On Sunday night, shortly after the Kansas City Chiefs pulled off a comeback win over the San Francisco 49ers, President Trump, hero of the heartland, tweeted his congratulations to the team and to the great state of Kansas for the Super Bowl victory. Electorally, it may have been a strong decision, shoring up his solid 2016 margin in the Sunflower State. Geographically, it was a little off the mark, as the Kansas City Chiefs play in Kansas City, Missouri.
The tweet was deleted and replaced with the Chiefs’ correct home state in 11 minutes, which could only have been a harrowing experience for the aide that had to inform the president of yet another basic failure of geography. Prior to the Super Bowl, Trump’s most recent miss on the American map came at a rally in October, when he promised to stifle undocumented migration from Mexico and Central America by building a wall on the border of Colorado. (His administration isn’t doing so hot either, given that the assumption underlying Secretary of State Mike Pompeo’s daring a foreign-policy reporter to find Ukraine on a map is that it would be a difficult task.) Beyond the American border, the president has struggled as well: He once invented the country of “Nambia,” and reportedly did not know that Nepal or Bhutan existed.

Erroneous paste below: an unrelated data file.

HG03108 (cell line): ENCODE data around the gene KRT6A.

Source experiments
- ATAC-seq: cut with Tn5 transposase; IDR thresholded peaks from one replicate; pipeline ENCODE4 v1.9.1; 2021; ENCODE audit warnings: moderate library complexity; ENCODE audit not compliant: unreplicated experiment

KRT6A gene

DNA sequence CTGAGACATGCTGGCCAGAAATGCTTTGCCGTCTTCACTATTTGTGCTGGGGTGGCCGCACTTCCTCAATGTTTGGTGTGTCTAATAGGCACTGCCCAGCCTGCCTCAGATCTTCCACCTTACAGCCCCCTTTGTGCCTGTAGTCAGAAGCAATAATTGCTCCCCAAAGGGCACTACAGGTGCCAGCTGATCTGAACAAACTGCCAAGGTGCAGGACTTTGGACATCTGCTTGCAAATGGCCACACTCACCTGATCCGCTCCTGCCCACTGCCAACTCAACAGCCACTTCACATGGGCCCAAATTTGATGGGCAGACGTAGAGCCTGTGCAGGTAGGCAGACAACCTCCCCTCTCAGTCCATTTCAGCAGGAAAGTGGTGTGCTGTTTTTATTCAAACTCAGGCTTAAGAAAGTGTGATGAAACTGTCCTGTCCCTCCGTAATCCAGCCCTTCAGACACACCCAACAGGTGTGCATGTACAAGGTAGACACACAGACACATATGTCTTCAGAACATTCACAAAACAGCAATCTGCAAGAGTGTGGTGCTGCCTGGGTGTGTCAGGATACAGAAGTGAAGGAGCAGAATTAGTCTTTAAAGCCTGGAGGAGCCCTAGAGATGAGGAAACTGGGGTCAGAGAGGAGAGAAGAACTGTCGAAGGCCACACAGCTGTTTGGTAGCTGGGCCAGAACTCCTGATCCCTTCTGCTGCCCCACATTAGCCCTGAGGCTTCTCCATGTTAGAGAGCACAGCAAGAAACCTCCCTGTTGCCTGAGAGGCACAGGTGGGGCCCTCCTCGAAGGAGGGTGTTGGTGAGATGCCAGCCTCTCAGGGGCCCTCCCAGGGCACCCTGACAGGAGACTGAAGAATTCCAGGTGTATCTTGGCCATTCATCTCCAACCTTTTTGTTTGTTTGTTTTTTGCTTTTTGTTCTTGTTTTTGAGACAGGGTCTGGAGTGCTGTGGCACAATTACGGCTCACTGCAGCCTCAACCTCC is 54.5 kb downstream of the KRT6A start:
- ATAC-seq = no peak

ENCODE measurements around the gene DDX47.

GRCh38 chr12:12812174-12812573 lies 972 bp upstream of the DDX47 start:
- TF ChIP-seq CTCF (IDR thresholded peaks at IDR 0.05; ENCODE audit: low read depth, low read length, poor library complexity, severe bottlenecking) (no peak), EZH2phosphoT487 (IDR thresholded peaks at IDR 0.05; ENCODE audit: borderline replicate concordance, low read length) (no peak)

But the most obvious touchstone for the unforced error was the president’s bizarre spectacle from September, when he insisted that the American people accept as real his Sharpie-doctored map showing that Hurricane Dorian could make landfall in Alabama. After the Super Bowl tweet, predictions soon came in of how Trump might explain away his mistake by bending political reality:
Naturally, the president’s most ardent defenders were more than willing to deflect any criticism. On Fox & Friends Monday morning, Steve Doocy explained his error away.
And Matt Schlapp, chairman of the American Conservative Union, somehow tried to position Trump’s mistake as heartland wisdom.